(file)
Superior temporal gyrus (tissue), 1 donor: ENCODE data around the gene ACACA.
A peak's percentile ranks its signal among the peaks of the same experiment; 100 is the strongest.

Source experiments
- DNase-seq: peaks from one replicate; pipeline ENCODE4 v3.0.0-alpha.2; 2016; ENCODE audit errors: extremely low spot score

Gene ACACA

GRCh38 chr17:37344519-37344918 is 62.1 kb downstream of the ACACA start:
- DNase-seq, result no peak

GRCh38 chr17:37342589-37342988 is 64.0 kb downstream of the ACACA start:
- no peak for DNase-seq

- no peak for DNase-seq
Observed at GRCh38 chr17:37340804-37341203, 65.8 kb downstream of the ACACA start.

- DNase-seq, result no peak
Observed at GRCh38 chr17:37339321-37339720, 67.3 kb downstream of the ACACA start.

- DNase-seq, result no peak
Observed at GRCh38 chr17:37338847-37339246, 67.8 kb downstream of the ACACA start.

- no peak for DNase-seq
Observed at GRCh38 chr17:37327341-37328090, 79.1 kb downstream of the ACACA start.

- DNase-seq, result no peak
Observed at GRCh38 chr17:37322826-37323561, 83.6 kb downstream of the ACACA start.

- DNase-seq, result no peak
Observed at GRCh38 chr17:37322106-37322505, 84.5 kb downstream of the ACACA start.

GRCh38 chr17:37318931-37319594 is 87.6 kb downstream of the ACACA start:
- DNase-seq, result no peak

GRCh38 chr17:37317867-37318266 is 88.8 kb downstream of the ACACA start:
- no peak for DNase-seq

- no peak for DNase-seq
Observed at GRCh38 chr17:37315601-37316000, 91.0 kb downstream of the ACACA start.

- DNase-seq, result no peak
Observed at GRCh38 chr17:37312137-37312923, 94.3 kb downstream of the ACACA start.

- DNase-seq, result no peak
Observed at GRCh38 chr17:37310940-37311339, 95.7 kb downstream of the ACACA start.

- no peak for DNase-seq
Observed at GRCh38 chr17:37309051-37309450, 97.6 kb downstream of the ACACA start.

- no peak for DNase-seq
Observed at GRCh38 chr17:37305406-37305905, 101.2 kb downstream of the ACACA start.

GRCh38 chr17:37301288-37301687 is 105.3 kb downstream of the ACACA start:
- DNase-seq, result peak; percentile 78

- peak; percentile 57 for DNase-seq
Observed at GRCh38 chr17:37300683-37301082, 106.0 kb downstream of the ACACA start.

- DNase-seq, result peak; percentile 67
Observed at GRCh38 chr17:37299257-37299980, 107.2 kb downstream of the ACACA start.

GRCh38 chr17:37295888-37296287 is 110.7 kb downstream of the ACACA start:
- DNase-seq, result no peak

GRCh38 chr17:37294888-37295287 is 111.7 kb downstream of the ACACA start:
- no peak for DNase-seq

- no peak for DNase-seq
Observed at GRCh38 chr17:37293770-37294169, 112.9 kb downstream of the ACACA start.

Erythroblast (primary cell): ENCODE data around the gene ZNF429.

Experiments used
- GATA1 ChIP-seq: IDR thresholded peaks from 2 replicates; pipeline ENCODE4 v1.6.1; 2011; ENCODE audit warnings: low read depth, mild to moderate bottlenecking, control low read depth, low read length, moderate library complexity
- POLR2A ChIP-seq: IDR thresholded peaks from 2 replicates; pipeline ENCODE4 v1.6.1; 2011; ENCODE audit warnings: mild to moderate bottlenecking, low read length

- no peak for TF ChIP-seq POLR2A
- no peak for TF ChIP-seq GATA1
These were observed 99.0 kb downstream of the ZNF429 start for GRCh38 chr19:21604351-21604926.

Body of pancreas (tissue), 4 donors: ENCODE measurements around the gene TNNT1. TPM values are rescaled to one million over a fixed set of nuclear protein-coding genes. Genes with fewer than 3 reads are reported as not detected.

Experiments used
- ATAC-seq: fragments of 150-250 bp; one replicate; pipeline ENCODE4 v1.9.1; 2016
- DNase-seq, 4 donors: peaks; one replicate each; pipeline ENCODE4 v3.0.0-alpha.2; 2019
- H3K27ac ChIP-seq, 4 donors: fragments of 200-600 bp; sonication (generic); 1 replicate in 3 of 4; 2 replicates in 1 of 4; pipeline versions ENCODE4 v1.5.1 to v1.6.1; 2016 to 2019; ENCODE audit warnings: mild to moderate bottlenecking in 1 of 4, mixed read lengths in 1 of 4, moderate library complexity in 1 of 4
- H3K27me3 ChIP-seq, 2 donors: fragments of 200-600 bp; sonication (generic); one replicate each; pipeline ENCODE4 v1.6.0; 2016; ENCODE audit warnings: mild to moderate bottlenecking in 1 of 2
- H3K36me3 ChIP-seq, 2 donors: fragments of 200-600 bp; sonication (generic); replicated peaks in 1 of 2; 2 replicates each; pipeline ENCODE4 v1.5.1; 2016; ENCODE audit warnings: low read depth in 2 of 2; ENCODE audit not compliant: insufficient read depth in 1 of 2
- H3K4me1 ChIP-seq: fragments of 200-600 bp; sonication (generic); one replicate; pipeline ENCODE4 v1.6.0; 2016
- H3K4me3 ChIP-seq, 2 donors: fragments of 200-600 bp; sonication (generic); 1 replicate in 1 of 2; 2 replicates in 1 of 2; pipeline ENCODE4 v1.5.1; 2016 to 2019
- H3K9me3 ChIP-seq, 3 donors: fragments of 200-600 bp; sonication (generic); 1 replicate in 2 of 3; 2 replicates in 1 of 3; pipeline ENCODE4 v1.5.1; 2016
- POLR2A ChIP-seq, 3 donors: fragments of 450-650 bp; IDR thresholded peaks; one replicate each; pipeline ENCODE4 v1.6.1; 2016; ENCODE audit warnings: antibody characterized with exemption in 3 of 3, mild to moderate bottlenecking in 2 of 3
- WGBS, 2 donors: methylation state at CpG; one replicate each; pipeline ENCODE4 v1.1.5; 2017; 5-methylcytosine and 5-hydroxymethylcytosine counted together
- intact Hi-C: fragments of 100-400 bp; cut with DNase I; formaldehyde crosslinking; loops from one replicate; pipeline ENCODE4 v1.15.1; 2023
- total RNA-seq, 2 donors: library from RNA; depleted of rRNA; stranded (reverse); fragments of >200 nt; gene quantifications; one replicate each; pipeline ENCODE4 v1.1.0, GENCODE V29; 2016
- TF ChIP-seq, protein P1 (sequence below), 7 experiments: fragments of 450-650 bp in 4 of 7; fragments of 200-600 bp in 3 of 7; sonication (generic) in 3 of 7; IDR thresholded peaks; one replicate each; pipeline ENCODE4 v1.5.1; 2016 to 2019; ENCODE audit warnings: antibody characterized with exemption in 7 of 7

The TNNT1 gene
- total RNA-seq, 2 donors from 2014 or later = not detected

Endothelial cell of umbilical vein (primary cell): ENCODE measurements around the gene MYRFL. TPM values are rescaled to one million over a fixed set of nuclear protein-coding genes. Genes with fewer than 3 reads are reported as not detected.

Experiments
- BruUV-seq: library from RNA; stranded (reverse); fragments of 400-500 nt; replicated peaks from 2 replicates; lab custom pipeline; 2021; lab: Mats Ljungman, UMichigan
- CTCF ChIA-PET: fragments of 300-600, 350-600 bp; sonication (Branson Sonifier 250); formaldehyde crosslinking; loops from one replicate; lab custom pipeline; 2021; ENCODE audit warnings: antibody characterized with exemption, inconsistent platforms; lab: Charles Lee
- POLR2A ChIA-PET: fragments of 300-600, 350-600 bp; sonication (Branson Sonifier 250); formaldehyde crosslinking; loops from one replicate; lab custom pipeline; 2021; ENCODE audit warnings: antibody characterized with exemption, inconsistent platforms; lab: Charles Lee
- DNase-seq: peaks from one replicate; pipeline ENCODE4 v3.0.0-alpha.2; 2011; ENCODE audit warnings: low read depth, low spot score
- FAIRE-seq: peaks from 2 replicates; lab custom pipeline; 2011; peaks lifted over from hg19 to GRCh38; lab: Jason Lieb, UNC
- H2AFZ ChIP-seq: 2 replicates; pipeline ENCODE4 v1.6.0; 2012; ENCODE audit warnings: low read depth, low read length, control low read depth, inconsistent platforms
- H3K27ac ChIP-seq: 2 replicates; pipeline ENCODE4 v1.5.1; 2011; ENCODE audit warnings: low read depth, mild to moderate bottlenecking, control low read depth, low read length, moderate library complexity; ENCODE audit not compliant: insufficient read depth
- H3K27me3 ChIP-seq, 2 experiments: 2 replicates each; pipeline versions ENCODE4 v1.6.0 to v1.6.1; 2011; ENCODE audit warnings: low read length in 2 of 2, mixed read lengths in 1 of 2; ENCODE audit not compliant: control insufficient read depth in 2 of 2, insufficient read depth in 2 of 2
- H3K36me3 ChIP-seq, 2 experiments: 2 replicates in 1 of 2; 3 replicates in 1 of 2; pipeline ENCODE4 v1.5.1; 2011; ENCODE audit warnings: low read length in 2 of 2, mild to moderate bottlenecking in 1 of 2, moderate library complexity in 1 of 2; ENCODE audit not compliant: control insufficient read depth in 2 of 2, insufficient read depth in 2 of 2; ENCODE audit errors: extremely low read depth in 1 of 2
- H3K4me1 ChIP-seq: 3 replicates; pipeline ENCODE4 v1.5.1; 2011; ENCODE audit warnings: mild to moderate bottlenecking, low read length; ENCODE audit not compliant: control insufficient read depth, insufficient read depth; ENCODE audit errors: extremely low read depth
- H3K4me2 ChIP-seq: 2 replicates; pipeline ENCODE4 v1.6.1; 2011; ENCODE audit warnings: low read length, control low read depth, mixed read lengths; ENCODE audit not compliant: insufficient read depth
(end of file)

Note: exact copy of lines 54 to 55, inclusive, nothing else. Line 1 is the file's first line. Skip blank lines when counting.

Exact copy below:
These were observed 99.0 kb downstream of the ZNF429 start for GRCh38 chr19:21604351-21604926.

Body of pancreas (tissue), 4 donors: ENCODE measurements around the gene TNNT1. TPM values are rescaled to one million over a fixed set of nuclear protein-coding genes. Genes with fewer than 3 reads are reported as not detected.